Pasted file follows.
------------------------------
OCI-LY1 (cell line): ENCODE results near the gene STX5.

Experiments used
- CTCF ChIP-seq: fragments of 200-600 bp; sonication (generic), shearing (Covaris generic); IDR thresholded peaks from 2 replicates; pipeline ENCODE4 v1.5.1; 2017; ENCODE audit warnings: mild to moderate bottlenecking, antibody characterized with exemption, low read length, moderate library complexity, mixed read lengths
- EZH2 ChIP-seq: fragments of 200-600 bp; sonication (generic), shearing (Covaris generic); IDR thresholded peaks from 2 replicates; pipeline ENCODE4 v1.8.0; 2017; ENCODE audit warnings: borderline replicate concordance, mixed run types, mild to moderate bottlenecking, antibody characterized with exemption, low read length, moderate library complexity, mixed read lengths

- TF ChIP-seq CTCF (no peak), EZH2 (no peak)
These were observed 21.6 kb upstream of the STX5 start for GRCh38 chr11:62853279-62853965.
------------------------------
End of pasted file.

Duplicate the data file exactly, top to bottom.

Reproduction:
OCI-LY1 (cell line): ENCODE results near the gene STX5.

Experiments used
- CTCF ChIP-seq: fragments of 200-600 bp; sonication (generic), shearing (Covaris generic); IDR thresholded peaks from 2 replicates; pipeline ENCODE4 v1.5.1; 2017; ENCODE audit warnings: mild to moderate bottlenecking, antibody characterized with exemption, low read length, moderate library complexity, mixed read lengths
- EZH2 ChIP-seq: fragments of 200-600 bp; sonication (generic), shearing (Covaris generic); IDR thresholded peaks from 2 replicates; pipeline ENCODE4 v1.8.0; 2017; ENCODE audit warnings: borderline replicate concordance, mixed run types, mild to moderate bottlenecking, antibody characterized with exemption, low read length, moderate library complexity, mixed read lengths

- TF ChIP-seq CTCF (no peak), EZH2 (no peak)
These were observed 21.6 kb upstream of the STX5 start for GRCh38 chr11:62853279-62853965.